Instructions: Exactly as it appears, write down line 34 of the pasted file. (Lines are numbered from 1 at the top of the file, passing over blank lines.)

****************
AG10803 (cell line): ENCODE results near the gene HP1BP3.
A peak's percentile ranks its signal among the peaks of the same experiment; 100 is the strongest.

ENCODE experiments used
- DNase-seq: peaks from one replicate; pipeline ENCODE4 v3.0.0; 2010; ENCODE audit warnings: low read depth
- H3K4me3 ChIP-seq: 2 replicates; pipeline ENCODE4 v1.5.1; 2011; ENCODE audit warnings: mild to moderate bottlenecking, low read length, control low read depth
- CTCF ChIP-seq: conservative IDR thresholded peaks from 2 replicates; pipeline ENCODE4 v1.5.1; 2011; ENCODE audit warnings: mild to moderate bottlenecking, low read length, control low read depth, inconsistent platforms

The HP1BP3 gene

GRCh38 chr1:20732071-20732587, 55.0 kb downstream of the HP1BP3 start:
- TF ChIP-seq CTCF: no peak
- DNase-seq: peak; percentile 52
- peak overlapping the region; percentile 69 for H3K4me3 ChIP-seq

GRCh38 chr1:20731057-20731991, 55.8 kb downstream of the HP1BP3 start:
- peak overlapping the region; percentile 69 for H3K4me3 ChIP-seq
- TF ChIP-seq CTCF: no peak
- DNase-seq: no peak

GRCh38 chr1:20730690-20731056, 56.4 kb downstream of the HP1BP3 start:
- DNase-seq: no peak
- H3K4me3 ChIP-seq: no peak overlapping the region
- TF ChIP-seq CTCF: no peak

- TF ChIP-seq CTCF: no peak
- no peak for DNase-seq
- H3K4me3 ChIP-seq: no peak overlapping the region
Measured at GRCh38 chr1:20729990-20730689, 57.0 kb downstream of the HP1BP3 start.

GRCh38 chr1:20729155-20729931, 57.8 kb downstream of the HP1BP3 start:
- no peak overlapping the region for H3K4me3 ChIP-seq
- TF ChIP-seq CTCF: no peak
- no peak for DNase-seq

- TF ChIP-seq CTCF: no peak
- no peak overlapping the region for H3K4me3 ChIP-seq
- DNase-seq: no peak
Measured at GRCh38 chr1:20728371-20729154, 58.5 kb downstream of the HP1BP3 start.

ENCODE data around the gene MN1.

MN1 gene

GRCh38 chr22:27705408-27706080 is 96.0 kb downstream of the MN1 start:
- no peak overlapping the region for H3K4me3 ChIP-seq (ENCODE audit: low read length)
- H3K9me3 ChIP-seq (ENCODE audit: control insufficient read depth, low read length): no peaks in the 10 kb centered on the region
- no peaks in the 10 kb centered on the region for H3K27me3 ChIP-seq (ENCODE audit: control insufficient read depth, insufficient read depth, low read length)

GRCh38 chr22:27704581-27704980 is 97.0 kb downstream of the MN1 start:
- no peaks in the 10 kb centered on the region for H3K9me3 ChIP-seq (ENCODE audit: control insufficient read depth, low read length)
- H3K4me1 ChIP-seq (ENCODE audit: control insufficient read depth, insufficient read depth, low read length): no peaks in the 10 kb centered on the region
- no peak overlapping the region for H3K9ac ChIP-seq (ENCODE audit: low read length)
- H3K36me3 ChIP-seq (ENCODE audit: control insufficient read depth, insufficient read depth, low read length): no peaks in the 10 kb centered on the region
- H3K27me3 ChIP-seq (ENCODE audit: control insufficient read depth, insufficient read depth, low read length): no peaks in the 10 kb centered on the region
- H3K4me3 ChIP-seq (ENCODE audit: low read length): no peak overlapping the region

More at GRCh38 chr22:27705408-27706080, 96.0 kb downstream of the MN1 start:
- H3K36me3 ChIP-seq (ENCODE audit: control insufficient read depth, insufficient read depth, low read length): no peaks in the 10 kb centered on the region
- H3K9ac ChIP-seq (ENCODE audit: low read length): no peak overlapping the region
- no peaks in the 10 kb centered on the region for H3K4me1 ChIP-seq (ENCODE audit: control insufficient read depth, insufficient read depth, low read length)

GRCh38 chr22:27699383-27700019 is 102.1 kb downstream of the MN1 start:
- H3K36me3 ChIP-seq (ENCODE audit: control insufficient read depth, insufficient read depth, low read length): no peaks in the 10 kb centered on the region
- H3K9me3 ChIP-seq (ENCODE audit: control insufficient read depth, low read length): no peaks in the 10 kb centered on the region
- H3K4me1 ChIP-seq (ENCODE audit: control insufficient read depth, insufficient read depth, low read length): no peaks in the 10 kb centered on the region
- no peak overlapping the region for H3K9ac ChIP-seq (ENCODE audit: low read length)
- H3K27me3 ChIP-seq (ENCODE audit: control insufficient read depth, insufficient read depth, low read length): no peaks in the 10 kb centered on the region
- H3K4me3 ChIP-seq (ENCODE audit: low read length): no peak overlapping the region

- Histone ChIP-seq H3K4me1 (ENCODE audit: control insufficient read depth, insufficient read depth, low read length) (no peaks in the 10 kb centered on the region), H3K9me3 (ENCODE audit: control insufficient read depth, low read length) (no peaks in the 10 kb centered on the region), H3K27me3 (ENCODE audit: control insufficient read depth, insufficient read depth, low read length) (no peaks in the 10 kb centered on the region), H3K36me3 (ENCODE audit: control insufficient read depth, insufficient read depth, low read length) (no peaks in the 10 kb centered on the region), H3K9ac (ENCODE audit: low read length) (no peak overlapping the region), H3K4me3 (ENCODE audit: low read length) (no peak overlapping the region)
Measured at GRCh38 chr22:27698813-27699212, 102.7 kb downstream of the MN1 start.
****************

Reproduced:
GRCh38 chr22:27705408-27706080 is 96.0 kb downstream of the MN1 start: